Serbia serves: "In Belgrade last December, after Novak Djokovic leveled the Davis Cup final between Serbia and France at 2-2, Slobodan Zivojinovic, once Serbia's best male player and now the president of its tennis federation, sat in his tiny office in the bowels of Belgrade Arena and smoked one cigarette after another, a fading one used to light a fresh one. His desk was strewn with empty cans of Coke and shot-sized plastic cups for instant espresso-fuel for a man who looked like he hadn't slept in days. One more victory and Serbia would have its first Davis Cup title. Win or lose, though, Zivojinovic made a bold prediction about Djokovic. "He is ready to be No. 1," Zivojinovic said. "Next year is going to be his year in tennis."" [WSJ]

Quality article on the quality start: "I have an editor friend who is astonishingly forgiving. But if you use the word "quality" to mean "general excellence," she will unfailingly turn schoolmarm. "You mean HIGH quality," she will snap. In her world "Quality" will always mean a DEGREE of excellence, meaning the word will always need a modifier to make it say anything. Something can be of high quality, low quality, barely acceptable quality. But to say something like "This is a quality sandwich," or "She is a quality human being," will make her insane. And so, naturally, she cannot stand the whole concept of the "quality start." "It's doesn't MEAN anything," she will say. But the funny thing is: I think even by her rigid definition, the term "quality start" works. Because a quality start isn't necessarily a "high quality" start. It can be. It isn't necessarily a "inferior quality" start. But it can be that too. The quality start standard is very simple: A pitcher must throw at least six innings and allow three earned runs or fewer. But that's a big range." [Joe Posnanski]

Freestyle Roman Candle interlude:

We are all Dave McKenna CXLV: Here's your daily link to Dave McKenna's brilliant "Cranky Redskins Fan's Guide to Dan Snyder," which we'll be posting every day until the Founding Fathers rise from their graves and take the Redskins into receivership.

Lorenzo Charles, quiet everyman: "Most of the time, Charles led an ordinary, Ralph Kramden-esque life, an anonymouseveryman, if a hulking one. Yet those who recognized him - passengers and future presidents alike - saw only a basketball hero and icon. His stardom followed him into his new career, and by all accounts, he never tired of talking about his moment and savored both sides of his dual existence. "Everyone talked to 'Lo' about that shot," N.C. State teammate Ernie Myers said, "but he'd hardly talk about it unless someone brought it up first."" [Charlotte News-Observer]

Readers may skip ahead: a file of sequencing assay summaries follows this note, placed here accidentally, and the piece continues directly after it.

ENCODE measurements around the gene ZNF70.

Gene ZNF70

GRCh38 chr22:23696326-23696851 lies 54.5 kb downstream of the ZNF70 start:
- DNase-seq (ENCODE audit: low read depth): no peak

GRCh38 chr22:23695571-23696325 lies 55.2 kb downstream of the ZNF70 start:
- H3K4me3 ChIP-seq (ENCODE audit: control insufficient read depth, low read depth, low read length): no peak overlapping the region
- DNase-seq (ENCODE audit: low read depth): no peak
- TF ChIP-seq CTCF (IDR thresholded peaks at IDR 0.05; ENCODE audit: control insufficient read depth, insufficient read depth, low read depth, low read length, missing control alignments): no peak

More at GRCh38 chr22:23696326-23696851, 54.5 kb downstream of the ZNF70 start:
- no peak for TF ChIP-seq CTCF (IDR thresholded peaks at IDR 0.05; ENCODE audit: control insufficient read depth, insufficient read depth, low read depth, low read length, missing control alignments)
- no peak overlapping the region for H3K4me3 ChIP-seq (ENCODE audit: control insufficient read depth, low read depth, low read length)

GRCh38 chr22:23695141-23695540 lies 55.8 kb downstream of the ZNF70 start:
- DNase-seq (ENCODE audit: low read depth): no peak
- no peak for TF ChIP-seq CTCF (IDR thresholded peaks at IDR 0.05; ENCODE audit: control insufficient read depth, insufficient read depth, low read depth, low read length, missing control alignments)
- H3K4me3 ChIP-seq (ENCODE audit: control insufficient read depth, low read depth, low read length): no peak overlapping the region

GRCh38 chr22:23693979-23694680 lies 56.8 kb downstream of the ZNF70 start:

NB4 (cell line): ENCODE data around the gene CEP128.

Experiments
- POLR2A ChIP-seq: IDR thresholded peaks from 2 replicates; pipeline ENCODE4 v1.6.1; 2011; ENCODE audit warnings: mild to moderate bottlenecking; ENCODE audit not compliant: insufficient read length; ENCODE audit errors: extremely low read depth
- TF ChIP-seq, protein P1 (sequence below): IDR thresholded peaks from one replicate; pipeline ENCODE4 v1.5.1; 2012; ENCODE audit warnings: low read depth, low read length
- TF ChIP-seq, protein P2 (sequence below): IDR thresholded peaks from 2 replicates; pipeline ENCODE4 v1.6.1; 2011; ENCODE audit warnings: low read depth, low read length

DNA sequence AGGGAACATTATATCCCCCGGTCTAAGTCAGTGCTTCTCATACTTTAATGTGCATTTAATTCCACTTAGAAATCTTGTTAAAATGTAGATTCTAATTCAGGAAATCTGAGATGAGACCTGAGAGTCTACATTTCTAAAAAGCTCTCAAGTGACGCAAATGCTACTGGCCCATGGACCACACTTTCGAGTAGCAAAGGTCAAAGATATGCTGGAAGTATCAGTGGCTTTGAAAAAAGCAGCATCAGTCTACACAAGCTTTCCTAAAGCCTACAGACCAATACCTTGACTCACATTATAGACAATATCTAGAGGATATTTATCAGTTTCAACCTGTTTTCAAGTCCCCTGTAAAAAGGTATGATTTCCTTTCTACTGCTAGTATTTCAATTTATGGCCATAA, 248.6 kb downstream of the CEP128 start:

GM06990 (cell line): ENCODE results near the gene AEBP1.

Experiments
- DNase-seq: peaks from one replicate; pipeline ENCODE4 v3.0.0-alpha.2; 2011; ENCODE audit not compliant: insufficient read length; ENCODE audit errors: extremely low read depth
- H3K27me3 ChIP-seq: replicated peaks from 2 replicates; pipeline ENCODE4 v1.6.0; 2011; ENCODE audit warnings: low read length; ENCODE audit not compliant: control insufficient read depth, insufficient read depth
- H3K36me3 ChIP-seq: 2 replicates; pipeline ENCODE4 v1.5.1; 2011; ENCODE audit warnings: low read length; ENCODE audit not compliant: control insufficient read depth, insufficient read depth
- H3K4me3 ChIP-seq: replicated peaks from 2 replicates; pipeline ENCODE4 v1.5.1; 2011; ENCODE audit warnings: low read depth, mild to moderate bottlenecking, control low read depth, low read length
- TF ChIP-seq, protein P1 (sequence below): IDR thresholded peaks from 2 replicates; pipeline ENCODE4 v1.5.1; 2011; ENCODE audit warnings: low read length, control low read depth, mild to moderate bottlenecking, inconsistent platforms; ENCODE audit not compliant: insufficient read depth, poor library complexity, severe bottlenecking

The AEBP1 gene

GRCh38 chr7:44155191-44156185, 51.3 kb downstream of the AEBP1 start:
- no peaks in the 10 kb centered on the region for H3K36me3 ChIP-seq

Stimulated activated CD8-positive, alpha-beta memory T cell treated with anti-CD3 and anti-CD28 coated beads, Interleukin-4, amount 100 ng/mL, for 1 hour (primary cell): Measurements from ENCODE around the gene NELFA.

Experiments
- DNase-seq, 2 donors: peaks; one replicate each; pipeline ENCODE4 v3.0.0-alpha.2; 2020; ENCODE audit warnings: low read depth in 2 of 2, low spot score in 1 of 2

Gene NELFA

The rights to Rudy Fernandez: "Could Rudy Fernandez's stay with the Dallas Mavericks be only temporary? Less than two weeks after the draft-night trade that sent the 6-foot-6 Spanish shooting guard from the Portland Trail Blazers to the Mavericks, Fernandez has reportedly been offered a six-year contract from Real Madrid that would make him the highest paid player in the history of the Spanish ACB, the most successful professional league in Europe." [ESPN Dallas]

Cable TV controls baseball: "But away from the legal battle is the story of a long relationship between the Dodgers and Fox Sports, which underscores the rising value of sports television rights and what a media giant will do to keep them. In the case of the Dodgers and Fox, it is a tale of mutual self-interest in which each side has taken turns at being the alpha male: the team knows it is valuable but needs money; Fox needs the team and has the cash. "It's beyond codependency," said Lee H. Berke, the president and chief executive of a sports media consulting company." [NY Times]